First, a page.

Foreign Minister Mevlüt Çavuşoğlu was in Baghdad and Irbil on Wednesday trying to draw attention to Turkey's deep objections to a threatened referendum for independence by Iraq's Kurdistan Regional Government (KRG).
Of course his strong tone pleased Baghdad, which vehemently objects to the referendum as unconstitutional and a fatal threat to Iraq's territorial integrity. Çavuşoğlu said in Baghdad that Turkey rejects the referendum and calls on Iraqi Kurdish leader Masoud Barzani to "cancel" the move scheduled for Sept. 25.
Turkey says it does not want such a referendum and has served notice to all the interested parties while others, like the Americans, regard the referendum as untimely and bad idea for the time being, but leave the door open for any future referendums on the issue.
In Irbil, Çavuşoğlu repeated Turkey's strong objections over and over again, thus telling the Kurdish public that claims that Ankara supports the referendum behind closed doors but does not say this publicly is completely false.
The strong Goran movement in Suleymaniyah, which is clearly a formidable rival to Barzani, has said he rejects the referendum and will have nothing to do with it thus closing the doors on the KRG administration. Jalal Talabani's Patriotic Union of Kurdistan (PUK) also has serious misgivings about the referendum, but does not want to come out as strongly as Goran and seems to be towing the line set by Barzani.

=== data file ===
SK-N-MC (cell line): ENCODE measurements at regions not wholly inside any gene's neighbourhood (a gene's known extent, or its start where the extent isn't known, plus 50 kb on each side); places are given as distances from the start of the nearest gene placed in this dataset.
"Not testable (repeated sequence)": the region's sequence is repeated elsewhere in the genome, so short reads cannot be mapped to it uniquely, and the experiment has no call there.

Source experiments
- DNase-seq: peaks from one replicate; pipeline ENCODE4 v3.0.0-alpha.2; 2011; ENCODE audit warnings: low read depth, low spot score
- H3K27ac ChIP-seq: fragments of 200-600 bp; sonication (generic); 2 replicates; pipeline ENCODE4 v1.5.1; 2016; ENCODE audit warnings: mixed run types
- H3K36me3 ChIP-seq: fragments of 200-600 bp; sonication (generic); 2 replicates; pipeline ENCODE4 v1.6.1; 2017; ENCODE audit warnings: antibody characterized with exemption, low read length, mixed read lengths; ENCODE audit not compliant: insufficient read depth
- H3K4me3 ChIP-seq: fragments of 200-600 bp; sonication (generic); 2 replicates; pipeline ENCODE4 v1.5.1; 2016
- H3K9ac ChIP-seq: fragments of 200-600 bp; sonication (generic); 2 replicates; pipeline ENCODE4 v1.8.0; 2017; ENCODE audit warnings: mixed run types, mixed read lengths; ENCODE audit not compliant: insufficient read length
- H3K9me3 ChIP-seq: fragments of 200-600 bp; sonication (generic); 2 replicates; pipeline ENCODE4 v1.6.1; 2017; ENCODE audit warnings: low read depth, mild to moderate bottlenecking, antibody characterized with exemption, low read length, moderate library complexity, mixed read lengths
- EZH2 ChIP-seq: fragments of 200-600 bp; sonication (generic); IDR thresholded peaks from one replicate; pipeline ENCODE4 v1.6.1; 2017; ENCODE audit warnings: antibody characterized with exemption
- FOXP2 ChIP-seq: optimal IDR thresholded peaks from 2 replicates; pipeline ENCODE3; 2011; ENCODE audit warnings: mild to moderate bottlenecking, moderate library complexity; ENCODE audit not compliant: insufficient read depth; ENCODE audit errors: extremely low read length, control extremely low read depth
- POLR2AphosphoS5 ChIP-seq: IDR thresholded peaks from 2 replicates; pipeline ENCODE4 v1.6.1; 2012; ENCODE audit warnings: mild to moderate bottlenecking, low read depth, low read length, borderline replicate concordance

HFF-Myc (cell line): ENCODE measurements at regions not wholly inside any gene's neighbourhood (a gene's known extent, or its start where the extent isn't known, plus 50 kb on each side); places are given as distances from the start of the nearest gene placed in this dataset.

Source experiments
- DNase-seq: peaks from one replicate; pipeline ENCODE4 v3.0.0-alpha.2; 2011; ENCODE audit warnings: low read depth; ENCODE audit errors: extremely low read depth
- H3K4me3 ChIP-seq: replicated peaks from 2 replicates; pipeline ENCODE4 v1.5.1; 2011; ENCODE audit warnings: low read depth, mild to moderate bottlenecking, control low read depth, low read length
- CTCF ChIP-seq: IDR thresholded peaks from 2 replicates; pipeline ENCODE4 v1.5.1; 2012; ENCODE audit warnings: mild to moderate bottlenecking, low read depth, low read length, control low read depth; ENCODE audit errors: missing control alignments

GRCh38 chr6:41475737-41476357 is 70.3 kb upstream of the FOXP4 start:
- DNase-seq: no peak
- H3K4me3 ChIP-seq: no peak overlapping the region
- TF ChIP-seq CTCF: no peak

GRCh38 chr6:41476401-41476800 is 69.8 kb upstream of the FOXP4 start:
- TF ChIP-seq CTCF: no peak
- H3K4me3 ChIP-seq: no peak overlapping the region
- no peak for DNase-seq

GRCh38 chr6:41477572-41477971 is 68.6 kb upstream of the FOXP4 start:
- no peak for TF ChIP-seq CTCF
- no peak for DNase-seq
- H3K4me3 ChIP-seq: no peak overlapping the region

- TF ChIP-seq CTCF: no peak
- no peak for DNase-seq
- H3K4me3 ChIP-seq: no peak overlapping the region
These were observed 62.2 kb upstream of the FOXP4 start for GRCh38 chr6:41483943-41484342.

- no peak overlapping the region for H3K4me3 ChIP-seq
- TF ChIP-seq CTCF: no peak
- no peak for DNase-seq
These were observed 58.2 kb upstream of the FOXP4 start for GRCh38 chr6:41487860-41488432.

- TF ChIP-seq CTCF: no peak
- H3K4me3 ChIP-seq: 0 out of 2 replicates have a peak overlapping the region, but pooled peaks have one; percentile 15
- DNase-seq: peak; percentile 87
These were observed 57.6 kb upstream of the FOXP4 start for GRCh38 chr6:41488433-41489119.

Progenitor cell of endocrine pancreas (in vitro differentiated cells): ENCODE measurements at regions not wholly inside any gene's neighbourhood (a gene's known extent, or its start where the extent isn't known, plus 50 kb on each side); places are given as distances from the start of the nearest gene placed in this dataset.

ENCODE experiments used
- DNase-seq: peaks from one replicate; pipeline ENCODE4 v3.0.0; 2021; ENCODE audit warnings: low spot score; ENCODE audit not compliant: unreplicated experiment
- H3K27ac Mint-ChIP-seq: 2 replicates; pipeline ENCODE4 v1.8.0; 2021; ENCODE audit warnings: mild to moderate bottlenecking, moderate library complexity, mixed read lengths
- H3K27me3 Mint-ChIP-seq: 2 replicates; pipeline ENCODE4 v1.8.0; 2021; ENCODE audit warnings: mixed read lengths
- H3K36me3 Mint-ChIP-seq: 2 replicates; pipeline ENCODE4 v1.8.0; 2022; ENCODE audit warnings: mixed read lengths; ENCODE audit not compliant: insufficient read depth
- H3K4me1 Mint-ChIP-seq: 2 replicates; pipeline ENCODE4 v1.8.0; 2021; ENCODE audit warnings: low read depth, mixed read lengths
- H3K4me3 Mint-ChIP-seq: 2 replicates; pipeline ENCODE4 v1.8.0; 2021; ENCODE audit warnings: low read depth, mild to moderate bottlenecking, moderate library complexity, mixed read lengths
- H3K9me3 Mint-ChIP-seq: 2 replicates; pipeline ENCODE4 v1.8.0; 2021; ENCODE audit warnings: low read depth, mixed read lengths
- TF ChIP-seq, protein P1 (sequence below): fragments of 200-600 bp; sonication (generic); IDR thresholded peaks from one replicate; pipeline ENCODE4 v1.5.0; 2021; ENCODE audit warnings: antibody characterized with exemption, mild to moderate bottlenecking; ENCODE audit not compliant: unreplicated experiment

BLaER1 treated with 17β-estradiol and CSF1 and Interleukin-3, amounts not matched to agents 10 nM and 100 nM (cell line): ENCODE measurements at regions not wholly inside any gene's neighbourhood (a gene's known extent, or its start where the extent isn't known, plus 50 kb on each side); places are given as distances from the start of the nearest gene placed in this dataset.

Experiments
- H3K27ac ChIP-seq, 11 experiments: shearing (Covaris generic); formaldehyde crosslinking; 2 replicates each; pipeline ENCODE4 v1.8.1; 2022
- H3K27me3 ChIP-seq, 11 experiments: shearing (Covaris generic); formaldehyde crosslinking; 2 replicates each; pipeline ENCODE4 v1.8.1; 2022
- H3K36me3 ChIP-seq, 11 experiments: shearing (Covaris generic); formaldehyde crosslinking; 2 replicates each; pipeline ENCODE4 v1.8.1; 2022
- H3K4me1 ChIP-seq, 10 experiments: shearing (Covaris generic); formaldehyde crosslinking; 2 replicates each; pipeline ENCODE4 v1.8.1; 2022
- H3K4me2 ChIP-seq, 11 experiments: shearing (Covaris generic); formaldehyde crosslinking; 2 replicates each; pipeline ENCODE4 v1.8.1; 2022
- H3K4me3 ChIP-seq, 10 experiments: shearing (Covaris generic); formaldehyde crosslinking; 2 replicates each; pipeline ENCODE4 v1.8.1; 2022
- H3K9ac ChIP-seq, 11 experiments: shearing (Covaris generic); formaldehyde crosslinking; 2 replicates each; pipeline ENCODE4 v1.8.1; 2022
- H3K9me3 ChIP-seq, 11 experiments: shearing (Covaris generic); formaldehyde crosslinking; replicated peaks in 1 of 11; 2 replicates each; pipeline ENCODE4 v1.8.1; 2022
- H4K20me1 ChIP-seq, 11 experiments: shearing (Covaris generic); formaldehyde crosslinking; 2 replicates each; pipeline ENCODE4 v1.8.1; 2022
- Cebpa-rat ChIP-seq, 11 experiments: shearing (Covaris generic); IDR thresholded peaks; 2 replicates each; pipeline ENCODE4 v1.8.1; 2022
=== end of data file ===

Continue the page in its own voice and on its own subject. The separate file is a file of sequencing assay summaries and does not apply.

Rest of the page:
Following Çavuşoğlu's visit Barzani has one again stated that he is adamant and set to hold the referendum not only in Irbil, Dohuk and Suleymaniyah but also in disputed areas like oil-rich Kirkuk and in the environs of Mosul as well as some other small enclaves. According to a statement from Barzani's office, the Kurdish leader told Çavuşoğlu that "Kurdistan" lost hope in Iraq and therefore they can become "two good neighbors" following the referendum.
Now with Barzani raising the stakes, it is time those who oppose this move should tell him what to expect "the day after."
It is obvious that Turkey will not and should not impose a food ban or a ban on vital consumer goods on the KRG if the Kurds of Iraq approve independence at the referendum.
Asked after their meeting about speculation, Turkey may impose a blockade on the KRG in response to the referendum, Çavuşoğlu told journalists that trade relations between the two have no connection with the referendum.
"The decision of the referendum for a separation is not a good idea. This is nothing to do with our trade with this region," Çavuşoğlu said. "We have been supporting the KRG and our Kurdish brothers and sisters here in Iraq as well as others. So we have not put any condition nor we do want to come to this stage," he continued.
No, Turkey does not want the issue "to come to this stage," but it has to spell out to the KRG and the people living in this area what they will miss "the day after."